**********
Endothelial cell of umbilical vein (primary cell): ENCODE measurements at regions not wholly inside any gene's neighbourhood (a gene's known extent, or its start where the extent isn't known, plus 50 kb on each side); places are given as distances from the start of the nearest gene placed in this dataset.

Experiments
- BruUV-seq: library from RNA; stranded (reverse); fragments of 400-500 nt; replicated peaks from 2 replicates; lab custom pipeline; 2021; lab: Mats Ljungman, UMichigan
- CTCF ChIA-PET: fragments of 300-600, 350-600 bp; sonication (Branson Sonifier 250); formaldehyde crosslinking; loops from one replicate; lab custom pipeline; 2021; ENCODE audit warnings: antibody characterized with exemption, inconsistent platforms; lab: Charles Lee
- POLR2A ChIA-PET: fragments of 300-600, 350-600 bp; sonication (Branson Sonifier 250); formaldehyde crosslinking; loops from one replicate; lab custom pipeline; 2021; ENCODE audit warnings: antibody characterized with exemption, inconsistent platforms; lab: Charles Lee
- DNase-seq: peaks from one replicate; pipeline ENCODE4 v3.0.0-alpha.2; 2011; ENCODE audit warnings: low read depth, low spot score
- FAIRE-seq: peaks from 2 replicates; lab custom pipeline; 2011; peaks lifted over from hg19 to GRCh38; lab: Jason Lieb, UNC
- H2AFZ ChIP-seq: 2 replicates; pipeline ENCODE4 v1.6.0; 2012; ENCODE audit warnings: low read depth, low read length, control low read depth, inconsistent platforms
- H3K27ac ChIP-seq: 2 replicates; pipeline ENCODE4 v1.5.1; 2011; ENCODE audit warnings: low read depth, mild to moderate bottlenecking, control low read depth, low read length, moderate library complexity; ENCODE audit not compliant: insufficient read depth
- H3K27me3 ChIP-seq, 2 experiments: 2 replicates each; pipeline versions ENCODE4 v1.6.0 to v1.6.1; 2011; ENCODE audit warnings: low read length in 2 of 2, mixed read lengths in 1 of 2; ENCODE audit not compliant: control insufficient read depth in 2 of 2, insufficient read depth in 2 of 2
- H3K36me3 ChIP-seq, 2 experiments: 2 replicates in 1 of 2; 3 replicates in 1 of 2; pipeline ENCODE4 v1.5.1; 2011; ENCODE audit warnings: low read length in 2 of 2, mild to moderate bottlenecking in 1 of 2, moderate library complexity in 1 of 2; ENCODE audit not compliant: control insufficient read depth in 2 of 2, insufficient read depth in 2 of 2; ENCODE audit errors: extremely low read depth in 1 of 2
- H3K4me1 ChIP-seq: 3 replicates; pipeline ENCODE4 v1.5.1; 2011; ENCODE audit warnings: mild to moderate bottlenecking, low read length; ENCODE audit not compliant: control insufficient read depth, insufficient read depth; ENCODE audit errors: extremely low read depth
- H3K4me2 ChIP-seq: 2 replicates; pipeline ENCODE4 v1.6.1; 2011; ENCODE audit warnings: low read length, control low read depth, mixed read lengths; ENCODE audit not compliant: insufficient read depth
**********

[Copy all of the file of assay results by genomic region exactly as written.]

Endothelial cell of umbilical vein (primary cell): ENCODE measurements at regions not wholly inside any gene's neighbourhood (a gene's known extent, or its start where the extent isn't known, plus 50 kb on each side); places are given as distances from the start of the nearest gene placed in this dataset.

Experiments
- BruUV-seq: library from RNA; stranded (reverse); fragments of 400-500 nt; replicated peaks from 2 replicates; lab custom pipeline; 2021; lab: Mats Ljungman, UMichigan
- CTCF ChIA-PET: fragments of 300-600, 350-600 bp; sonication (Branson Sonifier 250); formaldehyde crosslinking; loops from one replicate; lab custom pipeline; 2021; ENCODE audit warnings: antibody characterized with exemption, inconsistent platforms; lab: Charles Lee
- POLR2A ChIA-PET: fragments of 300-600, 350-600 bp; sonication (Branson Sonifier 250); formaldehyde crosslinking; loops from one replicate; lab custom pipeline; 2021; ENCODE audit warnings: antibody characterized with exemption, inconsistent platforms; lab: Charles Lee
- DNase-seq: peaks from one replicate; pipeline ENCODE4 v3.0.0-alpha.2; 2011; ENCODE audit warnings: low read depth, low spot score
- FAIRE-seq: peaks from 2 replicates; lab custom pipeline; 2011; peaks lifted over from hg19 to GRCh38; lab: Jason Lieb, UNC
- H2AFZ ChIP-seq: 2 replicates; pipeline ENCODE4 v1.6.0; 2012; ENCODE audit warnings: low read depth, low read length, control low read depth, inconsistent platforms
- H3K27ac ChIP-seq: 2 replicates; pipeline ENCODE4 v1.5.1; 2011; ENCODE audit warnings: low read depth, mild to moderate bottlenecking, control low read depth, low read length, moderate library complexity; ENCODE audit not compliant: insufficient read depth
- H3K27me3 ChIP-seq, 2 experiments: 2 replicates each; pipeline versions ENCODE4 v1.6.0 to v1.6.1; 2011; ENCODE audit warnings: low read length in 2 of 2, mixed read lengths in 1 of 2; ENCODE audit not compliant: control insufficient read depth in 2 of 2, insufficient read depth in 2 of 2
- H3K36me3 ChIP-seq, 2 experiments: 2 replicates in 1 of 2; 3 replicates in 1 of 2; pipeline ENCODE4 v1.5.1; 2011; ENCODE audit warnings: low read length in 2 of 2, mild to moderate bottlenecking in 1 of 2, moderate library complexity in 1 of 2; ENCODE audit not compliant: control insufficient read depth in 2 of 2, insufficient read depth in 2 of 2; ENCODE audit errors: extremely low read depth in 1 of 2
- H3K4me1 ChIP-seq: 3 replicates; pipeline ENCODE4 v1.5.1; 2011; ENCODE audit warnings: mild to moderate bottlenecking, low read length; ENCODE audit not compliant: control insufficient read depth, insufficient read depth; ENCODE audit errors: extremely low read depth
- H3K4me2 ChIP-seq: 2 replicates; pipeline ENCODE4 v1.6.1; 2011; ENCODE audit warnings: low read length, control low read depth, mixed read lengths; ENCODE audit not compliant: insufficient read depth